By the time Hitler had become Chancellor the SS had grown in numbers to 50,000, which Himmler detested, he was fearful the SS might suffer the same fate as the SA. He therefore undertook a purge of “unqualified” members and set up for Hitler in Berlin, the equivalent of a “Praetorian Guard.”
This was called the Stabswache and was commanded by Sepp Dietrich, an ex-sergeant and former butcher and a man, in Hitler’s words “simultaneously cunning, energetic and brutal.”
By early 1934 the unresolved conflict between the Nationalist and Socialist elements in the Nazi Party had reached a crisis. The right led by Hermann Goring was content with securing power and now sought only to extend the Party’s appeal to the classes of tradition.
But the left represented by three million noisy and still violent brown-shirts were demanding a second and genuinely social revolution. As a first step Ernst Rohm, the leader of the SA, had called for the army’s amalgamation with the SA.
This was a crisis Hitler had long foreseen, he knew the generals loathed and feared the SA, and the generals were placated by assurances from Hitler that the SA would never challenge the Army’s supremacy.
Despite all the evidence of Rohm’s personal corruption and his SA men’s excesses, gathered by Heydrich, and presented to Hitler by Himmler, Hitler hesitated to use it against one of his oldest comrades
It was not until the weekend of the 30 June 1934 when Goring and Himmler at last succeeded in convincing Hitler that Rohm was planning a coup d’etat which was quite untrue, did Hitler decide to act against his old friend.
Hitler acted characteristically on impulse and having no plan of his own gave carte blanche to Goring and Himmler, who had been secretly plotting murder over many months. The German army generals were aware and approved of this action but they refused to have soldiers fire on the SA members.
Himmler had therefore accordingly arranged for his SS to arrest the victims and when Hitler had ticked off their names had them taken out into backyards and stairwells to be shot. Rohm was arrested in a private hotel at Bad Wiessee, south of Munich, where he was enjoying a holiday with other SA leaders. He was taken to Stadelheim prison, and after refusing to commit suicide he was shot by Theodore Eicke, in his cell.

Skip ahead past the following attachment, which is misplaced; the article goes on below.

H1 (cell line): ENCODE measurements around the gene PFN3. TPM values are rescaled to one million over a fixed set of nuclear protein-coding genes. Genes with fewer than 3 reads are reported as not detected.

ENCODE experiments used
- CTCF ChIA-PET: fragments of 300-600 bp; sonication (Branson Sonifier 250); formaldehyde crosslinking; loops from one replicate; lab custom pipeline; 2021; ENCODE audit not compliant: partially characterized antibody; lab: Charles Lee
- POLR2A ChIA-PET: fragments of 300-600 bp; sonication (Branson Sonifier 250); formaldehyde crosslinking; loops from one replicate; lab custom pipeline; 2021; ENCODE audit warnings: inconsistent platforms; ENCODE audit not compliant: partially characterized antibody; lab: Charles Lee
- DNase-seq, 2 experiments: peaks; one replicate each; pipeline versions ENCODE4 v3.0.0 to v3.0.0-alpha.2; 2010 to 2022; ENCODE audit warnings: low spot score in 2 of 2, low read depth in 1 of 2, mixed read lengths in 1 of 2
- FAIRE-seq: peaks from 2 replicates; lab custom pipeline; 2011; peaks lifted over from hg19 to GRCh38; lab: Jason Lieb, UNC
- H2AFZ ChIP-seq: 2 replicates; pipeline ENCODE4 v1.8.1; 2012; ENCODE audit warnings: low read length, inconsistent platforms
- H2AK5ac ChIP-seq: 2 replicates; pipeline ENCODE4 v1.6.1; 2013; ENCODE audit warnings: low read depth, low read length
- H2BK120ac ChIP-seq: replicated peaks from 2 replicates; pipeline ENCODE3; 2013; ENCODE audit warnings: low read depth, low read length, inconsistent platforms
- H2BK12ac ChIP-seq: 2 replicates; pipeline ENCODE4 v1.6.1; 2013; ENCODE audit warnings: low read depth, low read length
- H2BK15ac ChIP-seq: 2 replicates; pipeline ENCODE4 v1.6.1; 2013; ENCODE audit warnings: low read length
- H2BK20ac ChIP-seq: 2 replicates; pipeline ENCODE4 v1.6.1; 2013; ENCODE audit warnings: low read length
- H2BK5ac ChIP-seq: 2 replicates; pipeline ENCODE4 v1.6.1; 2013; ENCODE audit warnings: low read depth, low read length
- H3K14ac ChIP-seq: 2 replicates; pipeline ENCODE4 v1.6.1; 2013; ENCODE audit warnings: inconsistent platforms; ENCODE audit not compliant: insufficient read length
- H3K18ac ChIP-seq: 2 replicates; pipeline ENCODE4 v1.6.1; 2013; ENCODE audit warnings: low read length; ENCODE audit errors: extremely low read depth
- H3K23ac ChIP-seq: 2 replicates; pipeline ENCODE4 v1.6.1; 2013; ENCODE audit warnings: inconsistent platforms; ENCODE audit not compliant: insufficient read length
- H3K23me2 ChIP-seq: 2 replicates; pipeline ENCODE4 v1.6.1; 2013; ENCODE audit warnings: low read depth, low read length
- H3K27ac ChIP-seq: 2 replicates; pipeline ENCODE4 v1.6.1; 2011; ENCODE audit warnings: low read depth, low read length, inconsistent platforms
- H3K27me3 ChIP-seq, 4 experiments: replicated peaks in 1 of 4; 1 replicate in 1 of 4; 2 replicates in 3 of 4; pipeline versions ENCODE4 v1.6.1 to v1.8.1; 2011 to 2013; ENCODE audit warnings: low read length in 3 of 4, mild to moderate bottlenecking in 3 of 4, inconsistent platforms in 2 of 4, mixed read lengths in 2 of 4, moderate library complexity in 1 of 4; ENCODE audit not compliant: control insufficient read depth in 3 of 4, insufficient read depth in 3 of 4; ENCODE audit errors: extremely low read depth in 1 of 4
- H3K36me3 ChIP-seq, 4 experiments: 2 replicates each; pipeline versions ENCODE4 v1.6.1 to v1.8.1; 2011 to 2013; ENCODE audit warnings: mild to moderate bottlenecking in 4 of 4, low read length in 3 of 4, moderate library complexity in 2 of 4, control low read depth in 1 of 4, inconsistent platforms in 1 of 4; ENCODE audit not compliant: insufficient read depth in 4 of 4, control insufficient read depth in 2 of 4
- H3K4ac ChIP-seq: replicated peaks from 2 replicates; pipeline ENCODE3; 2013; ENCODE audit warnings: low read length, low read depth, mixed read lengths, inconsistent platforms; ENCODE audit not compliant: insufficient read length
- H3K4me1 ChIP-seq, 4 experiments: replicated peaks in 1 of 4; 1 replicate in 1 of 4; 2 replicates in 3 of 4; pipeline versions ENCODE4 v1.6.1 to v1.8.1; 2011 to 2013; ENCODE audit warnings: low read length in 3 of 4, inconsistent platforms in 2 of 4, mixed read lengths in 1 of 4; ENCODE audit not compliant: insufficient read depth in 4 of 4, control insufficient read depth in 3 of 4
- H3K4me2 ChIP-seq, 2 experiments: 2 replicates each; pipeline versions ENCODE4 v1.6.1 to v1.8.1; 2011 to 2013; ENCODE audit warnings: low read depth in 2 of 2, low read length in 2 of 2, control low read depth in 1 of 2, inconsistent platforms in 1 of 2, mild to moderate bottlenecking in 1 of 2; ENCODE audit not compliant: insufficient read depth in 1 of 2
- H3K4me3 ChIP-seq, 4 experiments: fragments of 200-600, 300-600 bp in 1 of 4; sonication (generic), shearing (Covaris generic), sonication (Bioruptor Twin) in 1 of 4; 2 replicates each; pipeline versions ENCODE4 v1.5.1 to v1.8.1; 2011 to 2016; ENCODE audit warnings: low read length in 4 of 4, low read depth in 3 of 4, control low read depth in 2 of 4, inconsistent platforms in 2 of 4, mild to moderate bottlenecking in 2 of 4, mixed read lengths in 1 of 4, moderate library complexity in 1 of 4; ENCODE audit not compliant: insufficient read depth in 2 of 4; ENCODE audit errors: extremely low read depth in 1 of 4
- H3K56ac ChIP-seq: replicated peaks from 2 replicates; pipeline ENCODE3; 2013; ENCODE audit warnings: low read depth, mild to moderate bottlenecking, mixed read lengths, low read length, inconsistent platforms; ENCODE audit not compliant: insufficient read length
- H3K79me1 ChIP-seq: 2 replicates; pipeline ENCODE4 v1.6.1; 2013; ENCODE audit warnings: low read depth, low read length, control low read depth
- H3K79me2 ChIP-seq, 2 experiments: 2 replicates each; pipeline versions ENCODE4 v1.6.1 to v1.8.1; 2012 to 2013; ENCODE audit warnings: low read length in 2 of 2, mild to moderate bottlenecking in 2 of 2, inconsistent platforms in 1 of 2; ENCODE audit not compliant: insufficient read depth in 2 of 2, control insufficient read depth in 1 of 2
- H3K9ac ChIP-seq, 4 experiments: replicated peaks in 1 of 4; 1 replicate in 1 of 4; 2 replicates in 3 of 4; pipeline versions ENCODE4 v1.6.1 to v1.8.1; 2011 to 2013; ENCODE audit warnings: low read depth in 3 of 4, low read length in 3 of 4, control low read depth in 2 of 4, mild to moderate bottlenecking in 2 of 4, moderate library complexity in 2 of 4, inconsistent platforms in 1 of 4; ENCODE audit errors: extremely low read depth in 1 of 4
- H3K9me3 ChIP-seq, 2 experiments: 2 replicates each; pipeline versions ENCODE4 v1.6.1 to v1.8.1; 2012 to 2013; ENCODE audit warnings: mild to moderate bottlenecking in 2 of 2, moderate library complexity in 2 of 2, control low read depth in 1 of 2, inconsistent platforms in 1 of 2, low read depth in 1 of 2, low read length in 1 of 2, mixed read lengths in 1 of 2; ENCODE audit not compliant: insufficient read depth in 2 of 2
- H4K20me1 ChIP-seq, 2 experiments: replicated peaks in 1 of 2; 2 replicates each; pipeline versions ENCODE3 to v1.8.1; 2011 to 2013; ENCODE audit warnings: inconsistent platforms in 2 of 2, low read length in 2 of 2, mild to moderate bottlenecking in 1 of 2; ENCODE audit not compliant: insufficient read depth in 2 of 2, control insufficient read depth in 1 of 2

By Monday 1 July 1934 most of the SA leaders and many of Himmler’s and Goring’s personal enemies had been done away with. The “Blood Purge” which would shortly make Hitler Chancellor was the making of the SS.
It was exclusively its work, planned by Heydrich’s intelligence service and executed by Dietrich’s Stabswache and Eicke’s Totenkopfverbande (Death’s Head Units). Hitler was not to forget his debt.
Heydrich soon had under his hand all three German police forces, civil, criminal and secret, the latter as the Gestapo was to become infamous. Even more so the Totenkopfverbande, became a symbol of terror, which had now been raised, to guard the new concentrations camps.
But it was the Stabswache, now renamed the Liebstandarte Adolf Hitler which profited most. For in doing for the army what the army would not do for itself, it had broken the army’s unique right to bear arms. The Liebstandarte which was the nucleus of the future Waffen-SS - was set to become a rival far more menacing than the SA, could ever dream of.
The rise of the SS from this point on was assured, the great impetus was built up after the Reichstag fire on the 27 February 1933, the German Communist Party was banned and its members arrested by the police and incarcerated into the newly established concentration camps, which were run not by the police but the SS.
Ten days after the fire, Himmler was appointed head of the Munich police, with Heydrich in charge of its political branch, in order to secure “loyal adherence” to Nazi rule. So began a steady take-over of the police throughout the Reich.
By the summer of 1934 Himmler controlled the political police of every state except Prussia, which was controlled by Hermann Goering, and who had built up in it his own state secret police, better known as the infamous Gestapo.
Thanks to his control of the police Himmler was able to build up the concentration camps, in order to provide “protective custody” for political suspects. One must mention here the role played by Theodore Eicke, the Inspector of Concentration Camps and SS Guard Formations. Eicke was energetic and brutal and under his regime no pity was shown to “enemies of the state.”
Some of these camps such as Dachau, Sachsenhausen, were official, under the Minister of the Interior, others were wild controlled by the SS and SA, and many of them were shut down.
After the Rohm purge of June 1934, Himmler took over control of the camps, and these were to be run by the SS, right up to the end of Nazism in 1945, both Hitler and Himmler would never abandon these particular pillars of the “Fuhrer State.”